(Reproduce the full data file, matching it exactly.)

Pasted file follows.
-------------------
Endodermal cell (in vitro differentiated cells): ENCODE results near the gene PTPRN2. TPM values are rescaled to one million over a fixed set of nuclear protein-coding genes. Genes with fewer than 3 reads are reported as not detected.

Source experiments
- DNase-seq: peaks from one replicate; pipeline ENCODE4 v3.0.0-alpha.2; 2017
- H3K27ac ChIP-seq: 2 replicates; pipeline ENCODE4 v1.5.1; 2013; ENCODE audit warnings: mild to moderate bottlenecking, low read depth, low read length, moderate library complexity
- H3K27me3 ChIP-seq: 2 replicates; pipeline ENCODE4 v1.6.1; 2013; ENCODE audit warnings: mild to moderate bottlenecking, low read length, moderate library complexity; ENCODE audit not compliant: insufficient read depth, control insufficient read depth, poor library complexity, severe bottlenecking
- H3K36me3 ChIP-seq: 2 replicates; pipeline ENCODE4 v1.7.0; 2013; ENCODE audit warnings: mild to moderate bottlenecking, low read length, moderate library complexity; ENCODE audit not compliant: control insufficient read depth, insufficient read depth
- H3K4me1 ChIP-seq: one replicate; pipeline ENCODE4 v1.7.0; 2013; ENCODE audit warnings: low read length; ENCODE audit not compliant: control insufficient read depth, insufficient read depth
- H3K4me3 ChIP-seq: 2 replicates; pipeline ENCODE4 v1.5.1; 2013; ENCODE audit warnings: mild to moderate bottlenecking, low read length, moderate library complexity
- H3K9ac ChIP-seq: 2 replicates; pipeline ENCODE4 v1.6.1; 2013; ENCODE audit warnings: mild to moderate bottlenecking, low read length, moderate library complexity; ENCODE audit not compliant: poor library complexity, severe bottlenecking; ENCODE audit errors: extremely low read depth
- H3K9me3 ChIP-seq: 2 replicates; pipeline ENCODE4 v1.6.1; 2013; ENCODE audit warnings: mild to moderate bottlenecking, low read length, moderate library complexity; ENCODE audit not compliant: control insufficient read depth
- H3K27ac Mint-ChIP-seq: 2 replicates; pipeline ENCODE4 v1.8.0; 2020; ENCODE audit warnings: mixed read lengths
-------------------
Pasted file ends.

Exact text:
Endodermal cell (in vitro differentiated cells): ENCODE results near the gene PTPRN2. TPM values are rescaled to one million over a fixed set of nuclear protein-coding genes. Genes with fewer than 3 reads are reported as not detected.

Source experiments
- DNase-seq: peaks from one replicate; pipeline ENCODE4 v3.0.0-alpha.2; 2017
- H3K27ac ChIP-seq: 2 replicates; pipeline ENCODE4 v1.5.1; 2013; ENCODE audit warnings: mild to moderate bottlenecking, low read depth, low read length, moderate library complexity
- H3K27me3 ChIP-seq: 2 replicates; pipeline ENCODE4 v1.6.1; 2013; ENCODE audit warnings: mild to moderate bottlenecking, low read length, moderate library complexity; ENCODE audit not compliant: insufficient read depth, control insufficient read depth, poor library complexity, severe bottlenecking
- H3K36me3 ChIP-seq: 2 replicates; pipeline ENCODE4 v1.7.0; 2013; ENCODE audit warnings: mild to moderate bottlenecking, low read length, moderate library complexity; ENCODE audit not compliant: control insufficient read depth, insufficient read depth
- H3K4me1 ChIP-seq: one replicate; pipeline ENCODE4 v1.7.0; 2013; ENCODE audit warnings: low read length; ENCODE audit not compliant: control insufficient read depth, insufficient read depth
- H3K4me3 ChIP-seq: 2 replicates; pipeline ENCODE4 v1.5.1; 2013; ENCODE audit warnings: mild to moderate bottlenecking, low read length, moderate library complexity
- H3K9ac ChIP-seq: 2 replicates; pipeline ENCODE4 v1.6.1; 2013; ENCODE audit warnings: mild to moderate bottlenecking, low read length, moderate library complexity; ENCODE audit not compliant: poor library complexity, severe bottlenecking; ENCODE audit errors: extremely low read depth
- H3K9me3 ChIP-seq: 2 replicates; pipeline ENCODE4 v1.6.1; 2013; ENCODE audit warnings: mild to moderate bottlenecking, low read length, moderate library complexity; ENCODE audit not compliant: control insufficient read depth
- H3K27ac Mint-ChIP-seq: 2 replicates; pipeline ENCODE4 v1.8.0; 2020; ENCODE audit warnings: mixed read lengths